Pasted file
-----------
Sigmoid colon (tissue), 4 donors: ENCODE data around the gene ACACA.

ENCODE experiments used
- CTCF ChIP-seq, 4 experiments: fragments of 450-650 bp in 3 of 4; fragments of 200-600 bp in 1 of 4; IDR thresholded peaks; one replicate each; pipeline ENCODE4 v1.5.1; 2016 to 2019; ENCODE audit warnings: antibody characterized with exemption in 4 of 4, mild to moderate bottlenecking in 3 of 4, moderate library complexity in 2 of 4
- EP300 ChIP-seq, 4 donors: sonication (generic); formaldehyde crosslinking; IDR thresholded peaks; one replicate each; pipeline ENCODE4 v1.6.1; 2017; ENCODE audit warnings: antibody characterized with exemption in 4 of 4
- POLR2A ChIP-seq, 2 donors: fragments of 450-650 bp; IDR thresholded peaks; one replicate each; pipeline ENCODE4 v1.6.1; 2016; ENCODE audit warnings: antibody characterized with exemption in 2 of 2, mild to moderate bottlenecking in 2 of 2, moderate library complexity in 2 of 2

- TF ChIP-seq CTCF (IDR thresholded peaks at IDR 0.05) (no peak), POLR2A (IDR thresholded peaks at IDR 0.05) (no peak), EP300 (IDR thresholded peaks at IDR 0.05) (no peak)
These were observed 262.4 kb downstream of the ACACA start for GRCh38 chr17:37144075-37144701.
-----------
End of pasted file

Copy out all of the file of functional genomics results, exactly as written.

Sigmoid colon (tissue), 4 donors: ENCODE data around the gene ACACA.

ENCODE experiments used
- CTCF ChIP-seq, 4 experiments: fragments of 450-650 bp in 3 of 4; fragments of 200-600 bp in 1 of 4; IDR thresholded peaks; one replicate each; pipeline ENCODE4 v1.5.1; 2016 to 2019; ENCODE audit warnings: antibody characterized with exemption in 4 of 4, mild to moderate bottlenecking in 3 of 4, moderate library complexity in 2 of 4
- EP300 ChIP-seq, 4 donors: sonication (generic); formaldehyde crosslinking; IDR thresholded peaks; one replicate each; pipeline ENCODE4 v1.6.1; 2017; ENCODE audit warnings: antibody characterized with exemption in 4 of 4
- POLR2A ChIP-seq, 2 donors: fragments of 450-650 bp; IDR thresholded peaks; one replicate each; pipeline ENCODE4 v1.6.1; 2016; ENCODE audit warnings: antibody characterized with exemption in 2 of 2, mild to moderate bottlenecking in 2 of 2, moderate library complexity in 2 of 2

- TF ChIP-seq CTCF (IDR thresholded peaks at IDR 0.05) (no peak), POLR2A (IDR thresholded peaks at IDR 0.05) (no peak), EP300 (IDR thresholded peaks at IDR 0.05) (no peak)
These were observed 262.4 kb downstream of the ACACA start for GRCh38 chr17:37144075-37144701.